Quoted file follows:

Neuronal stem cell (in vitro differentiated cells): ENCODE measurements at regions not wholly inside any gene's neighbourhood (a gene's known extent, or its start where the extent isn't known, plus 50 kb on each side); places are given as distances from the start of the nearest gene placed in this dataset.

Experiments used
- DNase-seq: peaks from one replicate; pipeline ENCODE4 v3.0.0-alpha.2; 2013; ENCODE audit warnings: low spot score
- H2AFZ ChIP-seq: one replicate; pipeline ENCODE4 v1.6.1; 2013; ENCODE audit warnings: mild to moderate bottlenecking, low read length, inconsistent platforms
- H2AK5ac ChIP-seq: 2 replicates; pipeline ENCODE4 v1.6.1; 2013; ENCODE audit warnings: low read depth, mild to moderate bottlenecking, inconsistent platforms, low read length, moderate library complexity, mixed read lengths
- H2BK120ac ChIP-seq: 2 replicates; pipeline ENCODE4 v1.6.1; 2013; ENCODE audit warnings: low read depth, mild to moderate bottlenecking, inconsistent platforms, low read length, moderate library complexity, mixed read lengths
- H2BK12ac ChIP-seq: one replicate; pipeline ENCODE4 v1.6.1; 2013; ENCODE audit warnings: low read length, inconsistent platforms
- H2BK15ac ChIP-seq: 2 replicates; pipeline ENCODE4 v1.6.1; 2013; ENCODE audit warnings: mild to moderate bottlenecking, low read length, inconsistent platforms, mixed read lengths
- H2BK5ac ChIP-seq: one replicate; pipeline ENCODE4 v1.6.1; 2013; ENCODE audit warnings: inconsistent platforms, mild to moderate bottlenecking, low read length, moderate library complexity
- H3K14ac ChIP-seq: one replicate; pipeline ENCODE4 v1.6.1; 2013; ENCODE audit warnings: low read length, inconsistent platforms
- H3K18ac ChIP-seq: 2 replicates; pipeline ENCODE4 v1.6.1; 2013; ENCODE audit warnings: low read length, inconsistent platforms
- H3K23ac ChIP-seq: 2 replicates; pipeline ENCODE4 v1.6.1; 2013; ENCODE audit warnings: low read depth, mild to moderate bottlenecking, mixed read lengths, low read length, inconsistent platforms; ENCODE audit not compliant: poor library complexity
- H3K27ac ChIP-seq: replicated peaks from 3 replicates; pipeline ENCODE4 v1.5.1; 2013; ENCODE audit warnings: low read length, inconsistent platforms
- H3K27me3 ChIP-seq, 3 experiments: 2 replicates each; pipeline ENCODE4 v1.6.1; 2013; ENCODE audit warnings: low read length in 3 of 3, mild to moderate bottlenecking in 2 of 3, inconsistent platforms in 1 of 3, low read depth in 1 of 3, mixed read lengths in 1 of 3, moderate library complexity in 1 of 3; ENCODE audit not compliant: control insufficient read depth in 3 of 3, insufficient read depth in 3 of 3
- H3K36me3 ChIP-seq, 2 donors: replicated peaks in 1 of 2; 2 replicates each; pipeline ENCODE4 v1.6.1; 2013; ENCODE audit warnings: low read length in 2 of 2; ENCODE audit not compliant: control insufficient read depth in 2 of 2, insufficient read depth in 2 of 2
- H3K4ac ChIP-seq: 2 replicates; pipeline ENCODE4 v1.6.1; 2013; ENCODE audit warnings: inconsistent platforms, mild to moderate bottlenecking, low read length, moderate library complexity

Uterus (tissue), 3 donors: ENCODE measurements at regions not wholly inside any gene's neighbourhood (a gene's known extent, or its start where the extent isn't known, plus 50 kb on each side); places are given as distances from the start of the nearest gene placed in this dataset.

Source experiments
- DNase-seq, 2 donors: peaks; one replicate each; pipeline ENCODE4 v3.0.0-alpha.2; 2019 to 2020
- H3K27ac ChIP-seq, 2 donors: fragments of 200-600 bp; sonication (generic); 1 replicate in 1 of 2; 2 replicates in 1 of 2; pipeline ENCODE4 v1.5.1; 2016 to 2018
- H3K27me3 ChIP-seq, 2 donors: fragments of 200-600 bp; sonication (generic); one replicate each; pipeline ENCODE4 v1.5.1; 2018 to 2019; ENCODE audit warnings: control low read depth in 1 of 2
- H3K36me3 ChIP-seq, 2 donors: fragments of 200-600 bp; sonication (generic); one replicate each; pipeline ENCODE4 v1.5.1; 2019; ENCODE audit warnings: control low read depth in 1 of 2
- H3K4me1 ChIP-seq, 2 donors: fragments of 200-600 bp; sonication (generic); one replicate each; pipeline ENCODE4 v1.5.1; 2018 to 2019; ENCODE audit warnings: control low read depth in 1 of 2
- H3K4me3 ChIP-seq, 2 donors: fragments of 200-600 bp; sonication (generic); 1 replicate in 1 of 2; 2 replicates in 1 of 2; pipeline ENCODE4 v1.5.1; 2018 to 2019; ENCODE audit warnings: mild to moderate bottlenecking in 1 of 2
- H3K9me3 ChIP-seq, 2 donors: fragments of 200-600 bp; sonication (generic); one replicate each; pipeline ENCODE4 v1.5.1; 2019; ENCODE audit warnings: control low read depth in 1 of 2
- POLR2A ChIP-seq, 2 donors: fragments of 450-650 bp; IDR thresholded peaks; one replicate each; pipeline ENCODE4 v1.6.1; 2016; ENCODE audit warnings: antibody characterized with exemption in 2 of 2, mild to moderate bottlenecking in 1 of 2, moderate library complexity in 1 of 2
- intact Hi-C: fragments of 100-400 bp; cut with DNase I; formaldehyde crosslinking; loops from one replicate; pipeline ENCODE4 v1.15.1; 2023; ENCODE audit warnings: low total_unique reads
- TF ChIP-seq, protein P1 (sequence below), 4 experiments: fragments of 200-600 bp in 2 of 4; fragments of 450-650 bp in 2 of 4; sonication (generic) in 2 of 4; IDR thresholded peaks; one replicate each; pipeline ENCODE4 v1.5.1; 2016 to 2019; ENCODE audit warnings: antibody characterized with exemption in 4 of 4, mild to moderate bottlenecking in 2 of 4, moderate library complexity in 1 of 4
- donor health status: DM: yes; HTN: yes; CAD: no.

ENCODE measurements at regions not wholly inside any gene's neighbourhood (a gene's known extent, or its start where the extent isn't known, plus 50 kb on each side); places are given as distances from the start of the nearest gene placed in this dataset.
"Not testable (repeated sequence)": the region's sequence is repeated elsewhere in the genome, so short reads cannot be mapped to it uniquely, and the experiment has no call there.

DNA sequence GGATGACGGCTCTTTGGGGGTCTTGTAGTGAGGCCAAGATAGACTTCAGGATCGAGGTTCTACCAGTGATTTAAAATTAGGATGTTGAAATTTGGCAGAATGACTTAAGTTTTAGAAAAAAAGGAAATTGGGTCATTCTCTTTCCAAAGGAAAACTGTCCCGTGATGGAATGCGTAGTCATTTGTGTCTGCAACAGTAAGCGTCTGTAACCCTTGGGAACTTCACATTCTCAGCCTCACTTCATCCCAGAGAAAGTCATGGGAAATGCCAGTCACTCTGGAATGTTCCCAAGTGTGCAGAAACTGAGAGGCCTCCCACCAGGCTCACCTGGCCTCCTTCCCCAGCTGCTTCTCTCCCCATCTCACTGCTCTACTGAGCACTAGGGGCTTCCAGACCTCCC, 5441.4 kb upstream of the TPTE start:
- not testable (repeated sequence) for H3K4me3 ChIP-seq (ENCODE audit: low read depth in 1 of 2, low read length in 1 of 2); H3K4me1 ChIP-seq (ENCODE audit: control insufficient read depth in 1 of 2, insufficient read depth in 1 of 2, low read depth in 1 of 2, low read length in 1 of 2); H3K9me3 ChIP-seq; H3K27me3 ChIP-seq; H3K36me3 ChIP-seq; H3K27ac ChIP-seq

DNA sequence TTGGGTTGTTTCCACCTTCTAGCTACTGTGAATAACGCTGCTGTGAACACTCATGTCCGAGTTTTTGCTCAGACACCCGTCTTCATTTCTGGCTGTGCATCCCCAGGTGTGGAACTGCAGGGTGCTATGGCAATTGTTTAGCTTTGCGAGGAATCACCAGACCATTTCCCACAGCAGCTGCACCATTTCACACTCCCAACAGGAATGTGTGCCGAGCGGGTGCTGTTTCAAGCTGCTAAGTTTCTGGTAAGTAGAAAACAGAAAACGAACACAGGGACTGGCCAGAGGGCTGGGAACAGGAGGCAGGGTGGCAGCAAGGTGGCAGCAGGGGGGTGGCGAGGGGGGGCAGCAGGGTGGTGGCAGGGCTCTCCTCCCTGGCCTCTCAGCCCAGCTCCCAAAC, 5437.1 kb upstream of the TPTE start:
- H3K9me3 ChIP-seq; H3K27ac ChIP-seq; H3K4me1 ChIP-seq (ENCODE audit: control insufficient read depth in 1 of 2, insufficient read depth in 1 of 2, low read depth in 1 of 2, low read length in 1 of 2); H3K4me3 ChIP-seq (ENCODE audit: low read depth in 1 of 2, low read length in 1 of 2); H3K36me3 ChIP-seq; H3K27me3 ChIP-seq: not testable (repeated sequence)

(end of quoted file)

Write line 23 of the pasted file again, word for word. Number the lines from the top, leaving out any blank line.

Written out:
- H3K4me1 ChIP-seq, 2 donors: fragments of 200-600 bp; sonication (generic); one replicate each; pipeline ENCODE4 v1.5.1; 2018 to 2019; ENCODE audit warnings: control low read depth in 1 of 2